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Illinois Judge Rules Against Ex-Boyfriend In Embryo Custody Case

Dr. Karla Dunston

Last September we blogged about a case involving an estranged Illinois couple who were battling in court over disposition of their frozen embryos which were created before they separated. On Friday, a Cook County Judge found in favor of the prospective mother (a cancer survivor who lost her ability to create new embryos as a result of her treatment), ordering that custody of the embryos be transferred to her over the objection of her former boyfriend.

While this case certainly touches a number of hot-button issues, ultimately I agree with the court’s ruling that the procreative rights of Dr. Dunston trumps the privacy interests of Mr. Szafranski – particularly given his post-donation conduct. While I certainly understand the objection to compelling a person to become a father against his wishes, if you balance the equities based upon the factual findings of the court, then certainly this ruling is justifiable.

Keep in mind that this case presented a very specific set of facts so the precedential value of this opinion may ultimately be limited. Among other things, Mr. Szafranski had previously agreed to allow his ex-girlfriend to use the embryos after they broke up and Dr. Dunston’s medical history prevents her from creating new embryos genetically related to her.

As we mentioned in our previous blog entry, this case is a perfect example of why everyone proceeding with IVF ought to have a Reproductive Estate Plan in place. You can read more here:

In 2009, Karla Dunston, a doctor who lives in the city, began dating Jacob Szafranski, a 32-year-old firefighter, paramedic and nurse from Elgin. A few months into their relationship Dunston was diagnosed with lymphoma and had to undergo chemotherapy that would ultimately destroy her fertility. She testified that she longed to have a biological child and asked Szafranski to provide his sperm so embryos could be frozen prior to her treatment, and he did so, despite neither of them thinking the relationship had long-term prospects. A co-parent agreement giving Dunston control of the embryos was never signed, though.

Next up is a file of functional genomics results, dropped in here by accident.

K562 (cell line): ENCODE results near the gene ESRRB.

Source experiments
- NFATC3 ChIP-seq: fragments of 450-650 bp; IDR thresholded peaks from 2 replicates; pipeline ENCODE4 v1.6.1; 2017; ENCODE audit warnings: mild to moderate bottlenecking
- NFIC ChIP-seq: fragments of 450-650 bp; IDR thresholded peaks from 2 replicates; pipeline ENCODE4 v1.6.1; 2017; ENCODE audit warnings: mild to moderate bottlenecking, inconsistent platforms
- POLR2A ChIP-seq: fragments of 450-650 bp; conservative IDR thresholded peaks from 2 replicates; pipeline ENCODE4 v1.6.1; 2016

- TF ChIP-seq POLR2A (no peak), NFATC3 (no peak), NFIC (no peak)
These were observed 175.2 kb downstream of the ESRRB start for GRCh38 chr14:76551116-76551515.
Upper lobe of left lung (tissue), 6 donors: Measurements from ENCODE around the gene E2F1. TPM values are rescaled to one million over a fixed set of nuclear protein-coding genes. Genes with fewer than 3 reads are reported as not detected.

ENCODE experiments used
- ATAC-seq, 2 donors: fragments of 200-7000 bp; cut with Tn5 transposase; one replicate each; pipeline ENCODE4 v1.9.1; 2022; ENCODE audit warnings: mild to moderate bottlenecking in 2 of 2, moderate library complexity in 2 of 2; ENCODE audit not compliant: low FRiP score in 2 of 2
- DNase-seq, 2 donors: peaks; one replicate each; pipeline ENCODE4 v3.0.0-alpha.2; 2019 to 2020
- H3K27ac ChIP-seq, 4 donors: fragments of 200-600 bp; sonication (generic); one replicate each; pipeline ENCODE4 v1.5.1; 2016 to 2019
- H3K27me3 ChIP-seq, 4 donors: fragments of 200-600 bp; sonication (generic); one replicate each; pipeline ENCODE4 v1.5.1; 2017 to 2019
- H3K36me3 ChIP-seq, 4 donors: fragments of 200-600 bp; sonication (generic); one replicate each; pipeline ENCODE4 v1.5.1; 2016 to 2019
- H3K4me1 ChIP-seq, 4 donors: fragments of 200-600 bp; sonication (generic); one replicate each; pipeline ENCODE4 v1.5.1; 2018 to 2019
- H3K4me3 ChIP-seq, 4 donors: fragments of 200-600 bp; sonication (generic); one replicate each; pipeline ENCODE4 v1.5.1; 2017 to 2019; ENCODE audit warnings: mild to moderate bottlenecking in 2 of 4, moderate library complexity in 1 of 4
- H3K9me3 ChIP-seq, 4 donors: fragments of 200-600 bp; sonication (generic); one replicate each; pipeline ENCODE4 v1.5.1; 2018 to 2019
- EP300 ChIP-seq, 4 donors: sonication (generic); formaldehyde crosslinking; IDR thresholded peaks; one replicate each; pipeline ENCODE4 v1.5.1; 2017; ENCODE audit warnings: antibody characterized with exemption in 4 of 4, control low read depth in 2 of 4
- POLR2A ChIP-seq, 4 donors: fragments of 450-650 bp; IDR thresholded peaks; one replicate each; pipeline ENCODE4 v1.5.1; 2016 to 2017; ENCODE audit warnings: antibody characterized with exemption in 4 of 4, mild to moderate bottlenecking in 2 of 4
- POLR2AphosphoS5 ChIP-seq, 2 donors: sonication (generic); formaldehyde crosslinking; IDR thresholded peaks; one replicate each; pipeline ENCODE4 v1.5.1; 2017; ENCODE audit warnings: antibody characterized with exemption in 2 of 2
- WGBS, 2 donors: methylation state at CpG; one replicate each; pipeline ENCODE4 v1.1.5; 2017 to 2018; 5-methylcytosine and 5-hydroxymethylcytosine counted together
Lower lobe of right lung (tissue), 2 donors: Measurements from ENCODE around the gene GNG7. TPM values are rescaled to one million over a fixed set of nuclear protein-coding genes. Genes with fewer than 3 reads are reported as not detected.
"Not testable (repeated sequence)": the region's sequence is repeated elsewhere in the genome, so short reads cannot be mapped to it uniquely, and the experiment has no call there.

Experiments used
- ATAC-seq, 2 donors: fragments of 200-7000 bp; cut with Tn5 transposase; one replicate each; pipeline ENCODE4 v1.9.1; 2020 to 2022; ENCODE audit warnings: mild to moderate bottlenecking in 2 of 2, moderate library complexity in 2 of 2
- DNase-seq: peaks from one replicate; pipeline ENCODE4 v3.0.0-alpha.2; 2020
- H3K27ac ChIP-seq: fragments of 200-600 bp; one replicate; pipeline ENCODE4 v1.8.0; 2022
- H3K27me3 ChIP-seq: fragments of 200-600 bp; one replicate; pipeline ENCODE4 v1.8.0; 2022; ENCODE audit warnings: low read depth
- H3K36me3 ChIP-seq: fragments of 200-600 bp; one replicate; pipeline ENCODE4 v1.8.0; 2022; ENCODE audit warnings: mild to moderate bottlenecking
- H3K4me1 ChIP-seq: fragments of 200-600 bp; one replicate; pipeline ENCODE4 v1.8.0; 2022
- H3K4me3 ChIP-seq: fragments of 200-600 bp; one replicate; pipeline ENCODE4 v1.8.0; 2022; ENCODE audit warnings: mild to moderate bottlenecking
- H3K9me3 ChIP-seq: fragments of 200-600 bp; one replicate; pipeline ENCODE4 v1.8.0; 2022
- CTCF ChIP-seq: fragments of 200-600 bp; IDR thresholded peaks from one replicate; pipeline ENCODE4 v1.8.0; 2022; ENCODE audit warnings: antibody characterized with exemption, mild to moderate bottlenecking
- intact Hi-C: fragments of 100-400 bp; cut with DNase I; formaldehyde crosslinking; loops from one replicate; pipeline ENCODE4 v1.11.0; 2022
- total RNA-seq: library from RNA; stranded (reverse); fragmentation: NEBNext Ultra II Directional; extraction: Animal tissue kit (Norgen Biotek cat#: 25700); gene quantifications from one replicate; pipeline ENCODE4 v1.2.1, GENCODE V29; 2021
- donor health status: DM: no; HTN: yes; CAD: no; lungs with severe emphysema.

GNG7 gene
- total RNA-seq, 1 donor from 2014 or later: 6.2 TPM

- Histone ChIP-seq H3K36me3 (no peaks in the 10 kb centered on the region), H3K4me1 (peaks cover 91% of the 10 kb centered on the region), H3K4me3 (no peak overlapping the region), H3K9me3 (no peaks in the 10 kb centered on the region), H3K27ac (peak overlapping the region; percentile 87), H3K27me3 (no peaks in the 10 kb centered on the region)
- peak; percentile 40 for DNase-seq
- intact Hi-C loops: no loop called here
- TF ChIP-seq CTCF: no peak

The couple broke up in May 2010. Szafranski said he changed his mind about being a father after friends and a girlfriend reacted negatively, according to court documents.

Judge Sophia H. Hall said this morning in a written ruling that oral agreements between Szafranski and Dunston concerning use of the embryos stand and added that Dunston’s desire to have a child outweighs Szafranski’s desire to not procreate. “Karla’s desire to have a biological child in the face of the impossibility of having one without using the embryos outweighs Jacob’s privacy concerns, which are now moot,” the judge said in the ruling, “and his speculative concern that he might not find love with a woman because he unhesitatingly agreed to help give Karla her last opportunity to fulfill her wish to have a biological child.”

Dunston’s attorney Abram Moore applauded the ruling. “Using these pre-embyros is important to our client, but it is equally important to her to set a precedent in Illinois which helps other women cancer survivors who find themselves in this heart-wrenching situation,” he said in an e-mail.

Szafranski’s attorney Brian Schroeder said they plan to appeal the decision. “We’re obviously very unhappy,” he said.

Schroeder said lawyers for both parties have agreed that the embryos should not be implanted in Dunston until the appeal is completed. Through an attorney, Dunston has previously said she was not seeking any support, financial or otherwise, from Szafranski.


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